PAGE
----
The evidence of a recession has been widespread for months: slower production, stagnant wages and hundreds of thousands of lost jobs.
But the nonpartisan National Bureau of Economic Research, charged with making the call for the history books, waited until now to make it official (vea acá el informe del NBER) — and the announcement came on a day when the American stock market fell nearly 9 percent in a single session.
The sharp declines on Wall Street — the Dow Jones industrial average dropped 679.95 points or 7.7 percent — appeared more about profit-taking than the economy. Investors have long assumed that the country was in recession, and analysts said that after last week’s gains, including the biggest five-day rally in decades, a sell-off was to be expected.
Still, Monday’s losses were striking, and they reminded investors that nothing can be predicted in today’s environment. The major indexes fell by hundreds of points from the start, led by huge declines in shares of financial firms. Citigroup, Merrill Lynch and Morgan Stanley shares all dropped nearly 20 percent. Most other major Wall Street banks were also in double-digit percentage declines.
“Financials led the rally on the way up, and they’re leading on the way down,” said Anthony Conroy, head equity trader at BNY ConvergEx Group.
The broader Standard & Poor’s 500-stock index was down 8.9 percent, and the Nasdaq fell 8.95 percent.
The S.&P. and the Dow are back to their levels of last Monday, erasing nearly four days of gains.
Crude oil futures for January delivery settled Monday at $49.34 barrel, down $5.09. in New York trading.
Some hedge fund and mutual fund managers, anticipating big redemption requests from clients, may have seen last week’s rally as a good point to unload assets at a decent price. Other investors may have been spooked by a spate of poor economic news, including the worst reading on the health of the manufacturing industry since 1982.
Investors may also be playing defense ahead of Friday’s report on the job market, one of the most important indicators of the health of the economy. Analysts expect that employers shed more than 300,000 jobs in November, underscoring the problems facing American workers and businesses.
It is also somewhat remarkable that on one of the worst days in the history of the stock market, there was no panic to be seen on Wall Street. In six and a half hours, the S.&P. declined more than 8 percent — the type of collapse that historically has taken years to occur. But in the new Wall Street, the reaction was quiet.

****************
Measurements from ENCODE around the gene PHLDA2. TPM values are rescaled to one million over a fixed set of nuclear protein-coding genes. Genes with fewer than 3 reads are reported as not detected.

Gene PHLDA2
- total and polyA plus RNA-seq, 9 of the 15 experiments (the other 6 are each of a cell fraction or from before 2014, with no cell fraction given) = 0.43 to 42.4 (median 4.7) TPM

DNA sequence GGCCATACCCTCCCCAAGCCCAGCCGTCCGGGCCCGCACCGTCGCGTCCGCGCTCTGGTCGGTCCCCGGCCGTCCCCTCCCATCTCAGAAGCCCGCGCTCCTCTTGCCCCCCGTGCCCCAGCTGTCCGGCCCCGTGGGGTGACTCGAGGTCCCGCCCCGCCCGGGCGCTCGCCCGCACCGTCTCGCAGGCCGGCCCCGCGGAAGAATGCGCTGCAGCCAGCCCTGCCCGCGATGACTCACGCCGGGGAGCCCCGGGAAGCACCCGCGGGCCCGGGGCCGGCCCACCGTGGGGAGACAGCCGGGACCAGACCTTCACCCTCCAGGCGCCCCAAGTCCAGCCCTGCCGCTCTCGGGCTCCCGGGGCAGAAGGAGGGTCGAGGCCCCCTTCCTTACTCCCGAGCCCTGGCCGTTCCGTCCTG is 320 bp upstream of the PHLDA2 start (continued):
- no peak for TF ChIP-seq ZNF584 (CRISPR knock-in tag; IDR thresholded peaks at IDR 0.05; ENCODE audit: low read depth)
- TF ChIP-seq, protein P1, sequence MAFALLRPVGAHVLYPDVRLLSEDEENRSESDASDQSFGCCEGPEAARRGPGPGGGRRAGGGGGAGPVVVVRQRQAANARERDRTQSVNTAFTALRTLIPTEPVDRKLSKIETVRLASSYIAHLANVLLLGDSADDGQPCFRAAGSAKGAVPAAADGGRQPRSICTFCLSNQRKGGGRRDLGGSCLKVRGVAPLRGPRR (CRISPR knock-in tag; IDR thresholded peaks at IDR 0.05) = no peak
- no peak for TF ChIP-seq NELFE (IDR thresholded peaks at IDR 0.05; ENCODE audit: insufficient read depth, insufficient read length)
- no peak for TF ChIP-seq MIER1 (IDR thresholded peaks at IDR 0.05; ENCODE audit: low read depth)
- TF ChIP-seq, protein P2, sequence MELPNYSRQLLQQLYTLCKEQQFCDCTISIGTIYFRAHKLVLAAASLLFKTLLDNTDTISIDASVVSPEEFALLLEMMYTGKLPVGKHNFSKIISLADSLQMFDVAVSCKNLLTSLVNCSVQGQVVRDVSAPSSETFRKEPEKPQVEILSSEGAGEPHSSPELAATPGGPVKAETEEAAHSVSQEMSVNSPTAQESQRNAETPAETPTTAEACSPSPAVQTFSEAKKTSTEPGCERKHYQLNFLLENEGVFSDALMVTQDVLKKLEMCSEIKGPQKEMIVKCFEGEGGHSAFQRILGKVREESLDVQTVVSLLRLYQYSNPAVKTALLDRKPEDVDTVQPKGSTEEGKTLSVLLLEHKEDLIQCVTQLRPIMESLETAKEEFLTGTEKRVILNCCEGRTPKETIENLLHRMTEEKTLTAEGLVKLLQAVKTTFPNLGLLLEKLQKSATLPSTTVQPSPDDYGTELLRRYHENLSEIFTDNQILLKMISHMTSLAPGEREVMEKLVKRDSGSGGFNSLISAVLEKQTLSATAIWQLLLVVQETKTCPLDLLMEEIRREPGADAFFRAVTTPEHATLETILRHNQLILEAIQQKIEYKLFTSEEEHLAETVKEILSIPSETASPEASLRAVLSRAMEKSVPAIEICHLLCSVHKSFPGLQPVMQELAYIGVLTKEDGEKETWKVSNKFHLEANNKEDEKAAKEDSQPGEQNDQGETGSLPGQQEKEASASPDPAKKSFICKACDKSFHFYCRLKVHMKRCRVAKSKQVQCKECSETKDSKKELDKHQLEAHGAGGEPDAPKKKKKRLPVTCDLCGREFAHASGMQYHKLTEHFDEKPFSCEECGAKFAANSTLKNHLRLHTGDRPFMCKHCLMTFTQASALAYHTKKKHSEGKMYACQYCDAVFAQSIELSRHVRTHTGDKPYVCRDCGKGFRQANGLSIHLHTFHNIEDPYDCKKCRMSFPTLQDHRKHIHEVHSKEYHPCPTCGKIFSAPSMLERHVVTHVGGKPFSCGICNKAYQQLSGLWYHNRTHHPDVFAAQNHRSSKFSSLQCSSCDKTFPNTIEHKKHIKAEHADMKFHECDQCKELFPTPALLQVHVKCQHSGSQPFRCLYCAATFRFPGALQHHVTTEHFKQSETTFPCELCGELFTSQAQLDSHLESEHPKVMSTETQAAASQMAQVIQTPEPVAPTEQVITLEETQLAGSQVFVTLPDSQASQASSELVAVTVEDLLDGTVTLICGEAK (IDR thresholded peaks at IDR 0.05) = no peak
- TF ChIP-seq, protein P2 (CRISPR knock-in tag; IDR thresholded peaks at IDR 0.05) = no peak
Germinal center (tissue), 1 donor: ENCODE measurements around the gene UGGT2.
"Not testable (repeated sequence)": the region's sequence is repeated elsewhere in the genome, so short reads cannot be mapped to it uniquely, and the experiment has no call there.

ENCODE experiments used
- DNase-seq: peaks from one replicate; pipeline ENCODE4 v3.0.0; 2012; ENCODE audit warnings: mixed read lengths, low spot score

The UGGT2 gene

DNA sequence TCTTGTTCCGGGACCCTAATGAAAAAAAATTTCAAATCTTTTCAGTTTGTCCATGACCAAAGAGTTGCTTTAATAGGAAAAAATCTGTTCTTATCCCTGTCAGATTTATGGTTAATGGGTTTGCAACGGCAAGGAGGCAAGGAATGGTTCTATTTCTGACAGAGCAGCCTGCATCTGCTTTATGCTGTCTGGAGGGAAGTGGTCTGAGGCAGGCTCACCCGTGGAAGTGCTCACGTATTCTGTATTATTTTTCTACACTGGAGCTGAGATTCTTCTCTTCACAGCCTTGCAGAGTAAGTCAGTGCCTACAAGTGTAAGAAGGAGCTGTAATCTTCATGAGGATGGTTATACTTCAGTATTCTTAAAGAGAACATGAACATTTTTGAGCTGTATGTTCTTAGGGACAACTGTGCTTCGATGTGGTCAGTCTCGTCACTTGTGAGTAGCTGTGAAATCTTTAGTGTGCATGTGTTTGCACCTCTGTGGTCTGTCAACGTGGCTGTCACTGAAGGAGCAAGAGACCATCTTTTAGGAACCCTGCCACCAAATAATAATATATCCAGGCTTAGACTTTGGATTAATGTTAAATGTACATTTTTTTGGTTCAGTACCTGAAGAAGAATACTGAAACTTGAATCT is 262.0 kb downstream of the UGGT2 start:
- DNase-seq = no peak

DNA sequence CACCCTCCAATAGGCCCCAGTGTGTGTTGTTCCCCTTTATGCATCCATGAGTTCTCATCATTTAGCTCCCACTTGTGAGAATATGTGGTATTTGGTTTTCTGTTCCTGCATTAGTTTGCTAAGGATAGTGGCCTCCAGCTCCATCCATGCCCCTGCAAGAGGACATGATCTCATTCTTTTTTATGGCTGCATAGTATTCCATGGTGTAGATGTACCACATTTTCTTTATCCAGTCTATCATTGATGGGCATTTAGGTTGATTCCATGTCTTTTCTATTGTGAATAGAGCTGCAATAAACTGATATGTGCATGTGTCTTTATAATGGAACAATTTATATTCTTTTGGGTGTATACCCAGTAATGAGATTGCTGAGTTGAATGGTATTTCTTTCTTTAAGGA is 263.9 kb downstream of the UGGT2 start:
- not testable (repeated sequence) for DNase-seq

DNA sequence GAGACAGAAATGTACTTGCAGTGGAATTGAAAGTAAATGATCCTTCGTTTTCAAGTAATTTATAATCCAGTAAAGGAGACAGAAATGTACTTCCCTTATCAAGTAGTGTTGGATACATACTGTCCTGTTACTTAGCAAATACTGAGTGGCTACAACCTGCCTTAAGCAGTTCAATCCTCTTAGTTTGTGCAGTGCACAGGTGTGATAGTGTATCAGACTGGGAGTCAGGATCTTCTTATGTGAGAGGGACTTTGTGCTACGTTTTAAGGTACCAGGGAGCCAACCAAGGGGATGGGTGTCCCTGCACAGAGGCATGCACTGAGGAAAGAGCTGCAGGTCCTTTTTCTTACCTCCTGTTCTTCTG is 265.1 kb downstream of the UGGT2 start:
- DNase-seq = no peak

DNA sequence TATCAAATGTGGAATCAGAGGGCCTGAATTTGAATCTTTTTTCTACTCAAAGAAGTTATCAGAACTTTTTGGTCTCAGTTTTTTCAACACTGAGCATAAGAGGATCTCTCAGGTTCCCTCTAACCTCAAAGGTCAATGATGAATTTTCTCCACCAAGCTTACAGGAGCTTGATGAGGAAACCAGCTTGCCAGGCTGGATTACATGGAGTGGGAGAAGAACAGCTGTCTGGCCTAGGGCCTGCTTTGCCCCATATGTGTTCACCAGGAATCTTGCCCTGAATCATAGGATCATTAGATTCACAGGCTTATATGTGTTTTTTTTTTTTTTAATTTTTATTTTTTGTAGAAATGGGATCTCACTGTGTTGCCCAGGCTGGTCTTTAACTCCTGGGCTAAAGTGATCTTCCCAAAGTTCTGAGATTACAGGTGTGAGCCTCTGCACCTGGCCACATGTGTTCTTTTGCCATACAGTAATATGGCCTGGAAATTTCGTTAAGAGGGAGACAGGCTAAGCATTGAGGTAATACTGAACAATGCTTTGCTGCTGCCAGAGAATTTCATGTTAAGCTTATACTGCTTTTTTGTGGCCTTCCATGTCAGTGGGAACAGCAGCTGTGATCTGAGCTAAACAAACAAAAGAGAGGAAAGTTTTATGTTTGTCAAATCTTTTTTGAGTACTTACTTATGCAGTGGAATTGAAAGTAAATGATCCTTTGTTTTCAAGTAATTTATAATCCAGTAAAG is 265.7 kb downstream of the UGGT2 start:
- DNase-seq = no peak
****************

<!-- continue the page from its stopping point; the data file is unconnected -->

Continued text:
“Investors have slowly become accustomed to it, after seeing it day after day for month after month,” said Todd Salamone, an analyst at Schaeffer’s Investment Research. “A year ago, an 8 percent move would have raised a lot more eyebrows than it does today.”
The difference, of course, is that the country entered a recession exactly one year ago, at least according to the Business Cycle Dating Committee, which is made up of seven prominent economists, most from the academic sector. The group made their official announcement on Monday that the economy entered a recession in December 2007.
“A recession is a significant decline in economic activity spread across the economy, lasting more than a few months, normally visible in production, employment, real income, and other indicators,” the members said in a statement. “A recession begins when the economy reaches a peak of activity and ends when the economy reaches its trough.”
The committee noted that the contraction in the labor market began in the first month of 2008 and said that the declines in most major indicators, like personal income, manufacturing activity, retail sales, and industrial production, “met the standard for a recession.”
“Many of these indicators, including monthly data on the largest component of G.D.P., consumption, have declined sharply in recent months,” they wrote.
This is the first official recession since 2001, when the economy suffered after the bursting of the technology bubble. The period of expansion lasted 73 months, from November 2001 to December 2007.
The manufacturing industry suffered its worst month since 1982, according to a closely watched index published by the private Institution for Supply Management. The index fell to 36.2 in November from 38.9 in October, on a scale where readings below 50 indicate contraction.
That was the worst monthly reading since 1982, and a sign that the worldwide credit crisis was taking a serious toll on American businesses. New orders fell sharply, although export orders held steady from October.